T in arrears; s.21 Notice served; has L lost rights?

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    T in arrears; s.21 Notice served; has L lost rights?

    Dear all. Apologies for the long introduction but I'm setting the context...

    I'm currently trying to get out of the landlord game. We served a section 21 notice on our tenants in June. Since then, they've fallen into two months arrears with the rent and have generally ignored the letting agents' calls to chase it up.

    It looks as though they're not going to pay up and I'm starting to worry that they won't go when the S21 notice period is up. From what I can tell, all they have to say is that they've not been able to find alternative accomodation and we won't have any recourse to get them out through the S21.

    I've been pushing the agents to issue a S8 notice but they've advised against it, because of the likelihood it'll end up in court. This could be right. In my view, it would be worth it if I get my money back and land the thieving scum with a CCJ at the same time.

    I realise this is an issue that gets discussed on these boards all the time. Essentially, what I'd like to know is what ploys the tenants might use to stall the process or avoid paying off the arrears. They seem like the types who know how to play the system and I'd like to be prepared.

    Any suggestions gratefully appreciated...

    #2
    Originally posted by jeffparker View Post

    I've been pushing the agents to issue a S8 notice but they've advised against it, because of the likelihood it'll end up in court.
    The problem being???
    Allow tenants to protect their own deposits. I want free money when they do it wrong

    Comment


      #3
      I guess it's a hassle I'd prefer to avoid. We're only renting to cover the mortgage on an unsold property and with the tenants witholding the best part of 2 grand it'd be a squeeze to cover the initial costs-even if we do get them back in the end. The agents seem to think court would be a bad idea. I get the impression the tenants will be mire comfortable in the environment than us so I'm worried things might not go the right way. I'm trying to get a feel of what tricks the tenants might pull.

      Comment


        #4
        You can not force a tenant out without a court order.

        If they have 2 months unpaid, you should serve a s8 notice under grounds 8, 10 & 11. 14 days later, you can apply to the court for a possession order using the Possession Claim Online website. The cost is £100 online (£150 for a paper application).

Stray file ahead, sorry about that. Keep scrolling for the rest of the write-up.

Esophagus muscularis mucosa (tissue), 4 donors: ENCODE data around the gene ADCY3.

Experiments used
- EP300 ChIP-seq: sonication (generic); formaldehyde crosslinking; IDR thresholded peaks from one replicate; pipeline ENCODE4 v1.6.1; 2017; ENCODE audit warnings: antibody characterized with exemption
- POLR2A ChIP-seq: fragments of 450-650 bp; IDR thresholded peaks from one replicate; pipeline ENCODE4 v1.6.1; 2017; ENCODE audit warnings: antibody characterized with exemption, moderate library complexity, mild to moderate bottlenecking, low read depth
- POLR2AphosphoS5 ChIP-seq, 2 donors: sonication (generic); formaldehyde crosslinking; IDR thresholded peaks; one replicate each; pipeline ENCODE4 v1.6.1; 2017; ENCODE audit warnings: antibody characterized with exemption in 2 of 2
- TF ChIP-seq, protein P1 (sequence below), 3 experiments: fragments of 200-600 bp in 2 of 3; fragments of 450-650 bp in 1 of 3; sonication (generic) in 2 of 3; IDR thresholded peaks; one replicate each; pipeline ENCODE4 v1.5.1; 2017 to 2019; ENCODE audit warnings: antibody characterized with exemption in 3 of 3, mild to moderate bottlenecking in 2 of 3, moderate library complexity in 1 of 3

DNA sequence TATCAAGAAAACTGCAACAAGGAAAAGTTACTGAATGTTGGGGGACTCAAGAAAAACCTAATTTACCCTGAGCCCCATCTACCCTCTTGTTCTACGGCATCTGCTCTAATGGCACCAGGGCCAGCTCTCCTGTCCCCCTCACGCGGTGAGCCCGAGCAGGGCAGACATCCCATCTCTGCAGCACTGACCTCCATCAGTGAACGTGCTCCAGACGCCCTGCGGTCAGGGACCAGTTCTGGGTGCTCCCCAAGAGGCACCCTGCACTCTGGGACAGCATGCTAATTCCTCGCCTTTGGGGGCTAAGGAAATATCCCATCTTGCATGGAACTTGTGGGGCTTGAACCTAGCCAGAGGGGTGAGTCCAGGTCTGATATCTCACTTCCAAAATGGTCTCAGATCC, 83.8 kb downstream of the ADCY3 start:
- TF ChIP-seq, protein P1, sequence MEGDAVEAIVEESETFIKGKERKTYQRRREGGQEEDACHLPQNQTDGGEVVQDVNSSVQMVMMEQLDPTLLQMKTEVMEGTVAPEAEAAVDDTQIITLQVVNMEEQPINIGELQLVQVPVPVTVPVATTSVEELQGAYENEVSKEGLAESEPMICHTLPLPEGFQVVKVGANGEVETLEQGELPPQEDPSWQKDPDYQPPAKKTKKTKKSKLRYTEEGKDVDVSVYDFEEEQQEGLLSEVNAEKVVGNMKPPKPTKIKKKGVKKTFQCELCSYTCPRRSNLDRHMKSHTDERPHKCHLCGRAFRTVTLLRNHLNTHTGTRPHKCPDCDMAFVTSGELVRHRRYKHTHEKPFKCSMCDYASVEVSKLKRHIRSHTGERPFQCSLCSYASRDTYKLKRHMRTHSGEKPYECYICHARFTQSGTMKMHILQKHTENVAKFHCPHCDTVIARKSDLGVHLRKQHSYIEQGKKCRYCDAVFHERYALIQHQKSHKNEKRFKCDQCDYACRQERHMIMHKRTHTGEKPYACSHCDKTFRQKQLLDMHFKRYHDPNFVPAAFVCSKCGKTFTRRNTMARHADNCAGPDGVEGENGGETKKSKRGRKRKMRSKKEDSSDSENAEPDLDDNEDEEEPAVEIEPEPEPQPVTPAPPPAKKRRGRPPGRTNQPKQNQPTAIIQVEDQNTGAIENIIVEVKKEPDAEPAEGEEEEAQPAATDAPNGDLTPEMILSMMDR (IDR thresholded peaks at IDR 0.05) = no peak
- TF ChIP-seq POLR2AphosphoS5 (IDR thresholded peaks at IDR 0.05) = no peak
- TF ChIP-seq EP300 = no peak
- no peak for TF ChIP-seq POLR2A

It will take around a month before the hearing takes place, but so long as there is still 2 months unpaid, you will get a guaranteed possession order under ground 8. If some rent has been paid, the judge can consider giving you a possession order under grounds 10 or 11. The advantage of s8 is that the judge can order the tenant to repay the missing rent too.

        If the judge grants a possession order, the tenant will be given at least 14 days to go. If the tenant still refuses to go, you will have to employ court bailiffs, which is more expense (£100 iirc) and time.

        You should not discount the section 21 process, but s8 is usually the quickest option.

        DO NOT be tempted to use any process other than shown above. to do so will almost certainly be illegal eviction, which is a criminal offence.

        Comment


          #5
          Originally posted by jeffparker View Post
          Dear all. Apologies for the long introduction but I'm setting the context...

          I'm currently trying to get out of the landlord game. We served a section 21 notice on our tenants in June. Since then, they've fallen into two months arrears with the rent and have generally ignored the letting agents' calls to chase it up.

          It looks as though they're not going to pay up and I'm starting to worry that they won't go when the S21 notice period is up. From what I can tell, all they have to say is that they've not been able to find alternative accomodation and we won't have any recourse to get them out through the S21.

          I've been pushing the agents to issue a S8 notice but they've advised against it, because of the likelihood it'll end up in court. This could be right. In my view, it would be worth it if I get my money back and land the thieving scum with a CCJ at the same time.

          I realise this is an issue that gets discussed on these boards all the time. Essentially, what I'd like to know is what ploys the tenants might use to stall the process or avoid paying off the arrears. They seem like the types who know how to play the system and I'd like to be prepared.